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UK hedgehog sightings on the rise after years of decline, survey finds | Animals

Hedgehogs have received some unexpected good news after years of declining numbers in British gardens due to habitat loss and fragmentation. That number may finally be on the rise again.

When readers of BBC Gardeners’ World magazine were asked to record wildlife in their gardens, they reported a 2 percentage point increase in hedgehog sightings. The magazine’s previous annual survey said they were in decline.

previous report They found that since 2000, mammal populations have declined by 30% to 75% in various rural areas. This is thought to be due to habitat loss and fragmentation – hedgehogs like to move around, but walls and fences prevent them from doing so – and that pesticides are killing the insects they eat. is also suggested.Toxic pellets ingested by slugs and snails and eaten by hedgehogs you can also kill them.

The annual survey asked respondents whether they had seen a hedgehog in their garden in 2023. Last year, 33% of respondents reported seeing a hedgehog in their garden, up from 31% in 2022. When asked about changes in hedgehog sightings compared to previous years, 21% of people who observed hedgehogs in their gardens this year either saw them for the first time in 2023 or more often than in 2022. I answered.

Recently, there has been a campaign in urban areas to leave parts of gardens “cluttered” with logs, long grass and plants so that hedgehogs can build nests and hunt insects. People also created ‘hedgehog highways’ – holes in fences for hedgehogs to roam.

77% of Gardeners World respondents said things like avoiding the use of slug pellets, checking for hedgehogs and other wildlife before pruning, and maintaining a natural or untidy garden. , responded that they are taking steps to improve gardens for wildlife in 2023.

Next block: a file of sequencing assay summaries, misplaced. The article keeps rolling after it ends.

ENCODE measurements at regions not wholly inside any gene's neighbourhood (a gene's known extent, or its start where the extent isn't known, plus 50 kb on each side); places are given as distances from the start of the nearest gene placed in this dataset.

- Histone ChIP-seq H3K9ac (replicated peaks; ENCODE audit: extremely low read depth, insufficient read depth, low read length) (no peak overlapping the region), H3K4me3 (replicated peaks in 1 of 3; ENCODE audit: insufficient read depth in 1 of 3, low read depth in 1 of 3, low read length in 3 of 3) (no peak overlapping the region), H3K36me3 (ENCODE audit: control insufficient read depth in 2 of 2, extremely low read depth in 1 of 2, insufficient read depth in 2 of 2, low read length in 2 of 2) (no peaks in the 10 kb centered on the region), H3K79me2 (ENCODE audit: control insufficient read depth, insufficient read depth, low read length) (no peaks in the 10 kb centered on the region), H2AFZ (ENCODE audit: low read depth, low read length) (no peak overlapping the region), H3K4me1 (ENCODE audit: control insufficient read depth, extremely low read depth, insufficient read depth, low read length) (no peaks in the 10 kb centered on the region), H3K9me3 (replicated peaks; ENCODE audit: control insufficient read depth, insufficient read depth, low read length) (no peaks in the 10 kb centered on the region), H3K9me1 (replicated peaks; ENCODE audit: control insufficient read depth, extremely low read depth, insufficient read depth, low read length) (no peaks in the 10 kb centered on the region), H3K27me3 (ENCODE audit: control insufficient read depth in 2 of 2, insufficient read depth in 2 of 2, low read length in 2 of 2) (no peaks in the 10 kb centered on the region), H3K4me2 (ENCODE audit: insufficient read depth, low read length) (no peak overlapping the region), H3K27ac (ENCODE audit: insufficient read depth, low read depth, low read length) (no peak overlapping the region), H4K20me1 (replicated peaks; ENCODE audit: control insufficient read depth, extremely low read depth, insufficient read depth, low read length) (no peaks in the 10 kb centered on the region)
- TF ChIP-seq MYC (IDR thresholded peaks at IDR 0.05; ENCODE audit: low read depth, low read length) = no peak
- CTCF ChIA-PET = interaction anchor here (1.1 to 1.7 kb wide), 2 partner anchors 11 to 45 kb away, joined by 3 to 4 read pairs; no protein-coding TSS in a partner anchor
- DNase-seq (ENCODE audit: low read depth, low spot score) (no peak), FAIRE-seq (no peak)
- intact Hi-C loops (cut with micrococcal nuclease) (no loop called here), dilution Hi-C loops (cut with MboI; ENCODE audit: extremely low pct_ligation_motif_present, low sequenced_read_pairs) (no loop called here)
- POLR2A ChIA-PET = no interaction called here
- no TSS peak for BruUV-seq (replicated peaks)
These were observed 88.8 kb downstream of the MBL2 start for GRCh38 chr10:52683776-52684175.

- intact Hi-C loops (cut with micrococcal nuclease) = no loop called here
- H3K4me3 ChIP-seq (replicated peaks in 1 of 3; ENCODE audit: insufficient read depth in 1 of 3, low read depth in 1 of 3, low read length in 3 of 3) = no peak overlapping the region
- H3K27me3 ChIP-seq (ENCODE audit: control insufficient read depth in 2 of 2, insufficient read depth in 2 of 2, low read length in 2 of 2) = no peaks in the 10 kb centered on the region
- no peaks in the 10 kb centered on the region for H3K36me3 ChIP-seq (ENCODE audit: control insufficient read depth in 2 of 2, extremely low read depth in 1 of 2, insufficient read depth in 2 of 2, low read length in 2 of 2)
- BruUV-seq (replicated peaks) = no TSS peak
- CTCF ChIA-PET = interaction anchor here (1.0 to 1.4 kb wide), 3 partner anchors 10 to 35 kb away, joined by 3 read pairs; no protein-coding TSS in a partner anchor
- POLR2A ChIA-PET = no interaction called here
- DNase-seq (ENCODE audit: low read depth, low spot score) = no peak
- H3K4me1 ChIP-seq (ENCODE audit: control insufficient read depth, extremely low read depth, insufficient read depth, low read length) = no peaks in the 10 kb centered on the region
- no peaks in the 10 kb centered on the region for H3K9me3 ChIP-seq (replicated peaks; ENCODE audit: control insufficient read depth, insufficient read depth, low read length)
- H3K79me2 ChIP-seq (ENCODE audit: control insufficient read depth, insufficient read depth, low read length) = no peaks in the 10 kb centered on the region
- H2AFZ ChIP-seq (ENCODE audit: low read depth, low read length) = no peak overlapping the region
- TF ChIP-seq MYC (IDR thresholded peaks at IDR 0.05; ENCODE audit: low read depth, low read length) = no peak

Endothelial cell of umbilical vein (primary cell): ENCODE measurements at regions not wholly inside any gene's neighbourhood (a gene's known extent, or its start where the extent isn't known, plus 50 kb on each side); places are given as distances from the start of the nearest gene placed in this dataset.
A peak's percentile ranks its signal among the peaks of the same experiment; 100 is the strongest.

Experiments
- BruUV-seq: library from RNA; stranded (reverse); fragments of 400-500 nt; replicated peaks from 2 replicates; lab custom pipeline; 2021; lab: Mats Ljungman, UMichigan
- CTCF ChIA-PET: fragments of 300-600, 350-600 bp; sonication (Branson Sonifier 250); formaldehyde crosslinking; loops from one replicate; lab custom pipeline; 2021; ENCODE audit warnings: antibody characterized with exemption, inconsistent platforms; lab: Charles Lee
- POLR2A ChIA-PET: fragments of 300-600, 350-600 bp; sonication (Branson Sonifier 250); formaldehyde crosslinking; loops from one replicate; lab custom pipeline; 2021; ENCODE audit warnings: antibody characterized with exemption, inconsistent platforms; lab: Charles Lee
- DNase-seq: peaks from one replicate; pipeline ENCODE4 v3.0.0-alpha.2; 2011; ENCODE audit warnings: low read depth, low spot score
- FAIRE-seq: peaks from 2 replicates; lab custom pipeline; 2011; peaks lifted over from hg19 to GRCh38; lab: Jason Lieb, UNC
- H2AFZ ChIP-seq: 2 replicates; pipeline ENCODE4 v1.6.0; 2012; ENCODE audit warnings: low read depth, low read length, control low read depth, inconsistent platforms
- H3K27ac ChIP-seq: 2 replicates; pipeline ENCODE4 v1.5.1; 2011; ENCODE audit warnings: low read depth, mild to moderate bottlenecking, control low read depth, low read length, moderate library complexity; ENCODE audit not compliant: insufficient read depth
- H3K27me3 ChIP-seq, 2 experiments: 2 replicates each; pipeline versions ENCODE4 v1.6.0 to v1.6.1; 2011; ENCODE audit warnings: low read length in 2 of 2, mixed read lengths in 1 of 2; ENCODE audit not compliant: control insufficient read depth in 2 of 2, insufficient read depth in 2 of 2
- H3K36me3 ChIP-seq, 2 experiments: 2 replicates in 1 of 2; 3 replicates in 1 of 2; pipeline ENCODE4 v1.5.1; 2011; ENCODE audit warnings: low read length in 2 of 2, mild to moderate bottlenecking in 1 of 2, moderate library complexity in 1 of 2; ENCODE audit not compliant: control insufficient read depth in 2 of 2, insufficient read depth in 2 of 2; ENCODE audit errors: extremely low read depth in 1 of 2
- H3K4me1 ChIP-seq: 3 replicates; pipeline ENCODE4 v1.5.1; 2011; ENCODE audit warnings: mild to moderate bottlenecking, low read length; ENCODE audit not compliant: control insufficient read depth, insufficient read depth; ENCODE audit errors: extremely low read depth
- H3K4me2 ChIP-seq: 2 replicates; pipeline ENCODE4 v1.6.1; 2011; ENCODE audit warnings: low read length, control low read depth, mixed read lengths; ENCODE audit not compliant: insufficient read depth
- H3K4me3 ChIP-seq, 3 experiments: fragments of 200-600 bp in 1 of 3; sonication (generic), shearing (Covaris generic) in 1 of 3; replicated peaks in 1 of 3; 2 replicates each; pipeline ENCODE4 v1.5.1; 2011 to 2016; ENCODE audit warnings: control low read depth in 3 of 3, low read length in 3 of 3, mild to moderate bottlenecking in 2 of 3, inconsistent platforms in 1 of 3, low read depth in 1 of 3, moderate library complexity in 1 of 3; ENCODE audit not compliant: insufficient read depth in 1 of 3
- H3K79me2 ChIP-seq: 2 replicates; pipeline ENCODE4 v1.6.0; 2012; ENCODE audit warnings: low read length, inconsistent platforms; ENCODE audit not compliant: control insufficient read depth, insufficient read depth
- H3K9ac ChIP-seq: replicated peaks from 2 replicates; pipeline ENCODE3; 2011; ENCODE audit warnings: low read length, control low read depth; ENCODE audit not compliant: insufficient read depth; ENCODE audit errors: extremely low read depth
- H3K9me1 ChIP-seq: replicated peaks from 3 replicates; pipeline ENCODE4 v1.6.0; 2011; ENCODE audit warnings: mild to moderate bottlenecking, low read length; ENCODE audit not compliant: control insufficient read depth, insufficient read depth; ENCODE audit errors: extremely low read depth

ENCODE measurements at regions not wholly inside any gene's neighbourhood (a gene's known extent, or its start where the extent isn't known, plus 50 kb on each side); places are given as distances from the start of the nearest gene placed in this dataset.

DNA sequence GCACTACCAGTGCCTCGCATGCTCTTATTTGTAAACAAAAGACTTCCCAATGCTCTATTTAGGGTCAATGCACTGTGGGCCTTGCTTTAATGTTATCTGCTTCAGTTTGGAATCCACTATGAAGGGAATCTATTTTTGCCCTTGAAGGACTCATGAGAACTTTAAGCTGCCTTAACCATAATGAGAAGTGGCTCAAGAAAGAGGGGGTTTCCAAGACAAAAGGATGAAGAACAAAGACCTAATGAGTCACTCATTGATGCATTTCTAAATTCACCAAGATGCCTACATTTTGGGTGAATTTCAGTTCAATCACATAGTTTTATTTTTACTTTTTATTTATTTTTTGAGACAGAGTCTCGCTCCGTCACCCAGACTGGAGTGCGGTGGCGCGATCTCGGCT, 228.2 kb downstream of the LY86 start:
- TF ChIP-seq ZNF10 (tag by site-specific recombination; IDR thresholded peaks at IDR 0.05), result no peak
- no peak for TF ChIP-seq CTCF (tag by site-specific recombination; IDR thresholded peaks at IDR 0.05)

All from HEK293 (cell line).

In urban areas, 18% of respondents said they had seen a hedgehog in the past year, an increase of 2.7 percentage points from 2022. Meanwhile, in rural areas, 43% of respondents have observed a hedgehog in the past year, an increase of 1 point from 2022.

Faye Bass, CEO of the British Hedgehog Conservation Society, said: “While the Gardeners World survey is valuable, we must remember that these numbers are just a snapshot. Populations change from year to year, so these findings may not necessarily represent underlying trends. It doesn’t necessarily mean there are.

But she said data from the British State Hedgehog 2022 report, published by BHPS in collaboration with the People’s Trust for Threatened Species, showed that urban populations were largely stable and had recovered in some areas. This suggests that it may be starting to happen.

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Mr Bass said: “Our ‘Status’ report is the most comprehensive overview of the UK hedgehog population, and although the results give us cautious optimism, urban populations remain There are far fewer than there should be. Therefore, we need to continue to collect more data to understand how these populations and rural hedgehogs are changing from year to year, and to use hedgehog gardens as refuges. It’s essential that we continue to do community work such as “Hedgehog Champions”, so become a Hedgehog Champion and make your garden as hedgehog-friendly as possible.”

Kevin Smith, editor of BBC Gardeners’ World magazine, said: Our ongoing efforts to educate people about wildlife-friendly gardening, such as creating openings in fences and providing secluded spaces for nesting and hibernation, are part of our It helps turn the garden into a haven that hedgehogs have enjoyed for many years. ”

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